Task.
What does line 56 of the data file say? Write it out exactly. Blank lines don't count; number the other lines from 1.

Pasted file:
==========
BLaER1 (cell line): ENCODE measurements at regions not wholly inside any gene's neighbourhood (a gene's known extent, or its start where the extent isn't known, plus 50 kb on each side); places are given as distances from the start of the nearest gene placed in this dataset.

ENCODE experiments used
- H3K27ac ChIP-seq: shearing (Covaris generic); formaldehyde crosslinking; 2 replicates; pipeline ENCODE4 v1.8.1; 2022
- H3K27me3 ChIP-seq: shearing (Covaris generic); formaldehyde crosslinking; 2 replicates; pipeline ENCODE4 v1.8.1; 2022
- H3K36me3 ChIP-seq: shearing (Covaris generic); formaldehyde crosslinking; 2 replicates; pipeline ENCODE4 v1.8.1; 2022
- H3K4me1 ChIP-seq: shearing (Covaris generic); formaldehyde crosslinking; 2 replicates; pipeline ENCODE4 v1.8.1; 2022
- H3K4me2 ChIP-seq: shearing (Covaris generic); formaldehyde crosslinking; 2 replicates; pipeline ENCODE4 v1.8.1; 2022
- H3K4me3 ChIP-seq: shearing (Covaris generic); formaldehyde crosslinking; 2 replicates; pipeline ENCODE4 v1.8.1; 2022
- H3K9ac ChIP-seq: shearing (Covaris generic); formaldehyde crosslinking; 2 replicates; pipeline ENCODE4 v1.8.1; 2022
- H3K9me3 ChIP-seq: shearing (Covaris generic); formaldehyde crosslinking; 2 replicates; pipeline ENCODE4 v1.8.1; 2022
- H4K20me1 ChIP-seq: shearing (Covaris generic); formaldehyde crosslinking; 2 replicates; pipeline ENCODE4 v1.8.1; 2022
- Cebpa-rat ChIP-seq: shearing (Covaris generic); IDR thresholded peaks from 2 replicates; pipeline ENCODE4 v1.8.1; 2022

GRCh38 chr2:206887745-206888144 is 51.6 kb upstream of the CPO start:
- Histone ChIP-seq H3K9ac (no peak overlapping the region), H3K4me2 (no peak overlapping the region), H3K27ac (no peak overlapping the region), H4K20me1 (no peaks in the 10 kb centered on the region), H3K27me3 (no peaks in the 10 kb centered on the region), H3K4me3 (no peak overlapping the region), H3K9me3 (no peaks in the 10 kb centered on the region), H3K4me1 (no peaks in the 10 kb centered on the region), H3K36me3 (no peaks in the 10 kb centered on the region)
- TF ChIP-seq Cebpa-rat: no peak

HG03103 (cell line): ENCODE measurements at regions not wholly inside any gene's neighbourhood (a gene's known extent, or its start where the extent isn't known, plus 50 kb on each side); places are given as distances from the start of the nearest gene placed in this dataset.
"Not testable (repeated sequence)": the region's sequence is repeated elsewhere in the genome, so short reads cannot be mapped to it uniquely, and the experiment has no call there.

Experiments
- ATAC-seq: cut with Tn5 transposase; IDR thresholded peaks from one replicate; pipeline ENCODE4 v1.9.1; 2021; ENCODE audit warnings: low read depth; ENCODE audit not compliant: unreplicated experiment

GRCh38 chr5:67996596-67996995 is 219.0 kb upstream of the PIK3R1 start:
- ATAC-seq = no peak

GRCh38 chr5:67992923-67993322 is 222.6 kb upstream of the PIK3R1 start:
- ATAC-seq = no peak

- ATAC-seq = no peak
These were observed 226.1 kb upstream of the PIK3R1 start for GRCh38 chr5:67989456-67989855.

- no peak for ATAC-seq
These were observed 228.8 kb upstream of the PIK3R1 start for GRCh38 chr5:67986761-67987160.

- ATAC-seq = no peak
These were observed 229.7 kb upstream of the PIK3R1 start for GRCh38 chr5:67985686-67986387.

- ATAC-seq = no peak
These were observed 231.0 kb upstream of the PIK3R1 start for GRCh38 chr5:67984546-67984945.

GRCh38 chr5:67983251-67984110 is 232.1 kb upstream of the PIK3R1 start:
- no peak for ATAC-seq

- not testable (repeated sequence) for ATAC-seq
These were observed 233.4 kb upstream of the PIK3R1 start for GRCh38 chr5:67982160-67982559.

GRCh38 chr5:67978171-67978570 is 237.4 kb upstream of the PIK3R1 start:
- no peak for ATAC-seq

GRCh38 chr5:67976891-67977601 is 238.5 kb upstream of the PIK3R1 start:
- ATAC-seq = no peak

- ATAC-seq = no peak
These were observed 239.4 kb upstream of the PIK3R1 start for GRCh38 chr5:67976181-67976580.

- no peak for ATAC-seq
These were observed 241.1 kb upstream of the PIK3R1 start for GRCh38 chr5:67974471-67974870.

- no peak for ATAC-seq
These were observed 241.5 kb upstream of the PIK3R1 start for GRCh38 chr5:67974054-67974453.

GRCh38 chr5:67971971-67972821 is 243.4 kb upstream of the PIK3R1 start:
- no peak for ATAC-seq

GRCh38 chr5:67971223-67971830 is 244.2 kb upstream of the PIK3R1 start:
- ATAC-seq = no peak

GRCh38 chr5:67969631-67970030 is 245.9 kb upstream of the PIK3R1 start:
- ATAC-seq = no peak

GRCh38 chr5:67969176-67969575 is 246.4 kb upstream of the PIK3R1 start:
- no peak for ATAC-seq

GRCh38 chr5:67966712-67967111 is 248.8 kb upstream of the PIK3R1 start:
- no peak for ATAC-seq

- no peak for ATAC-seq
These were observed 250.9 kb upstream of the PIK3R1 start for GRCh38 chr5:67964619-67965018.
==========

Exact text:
- no peak for ATAC-seq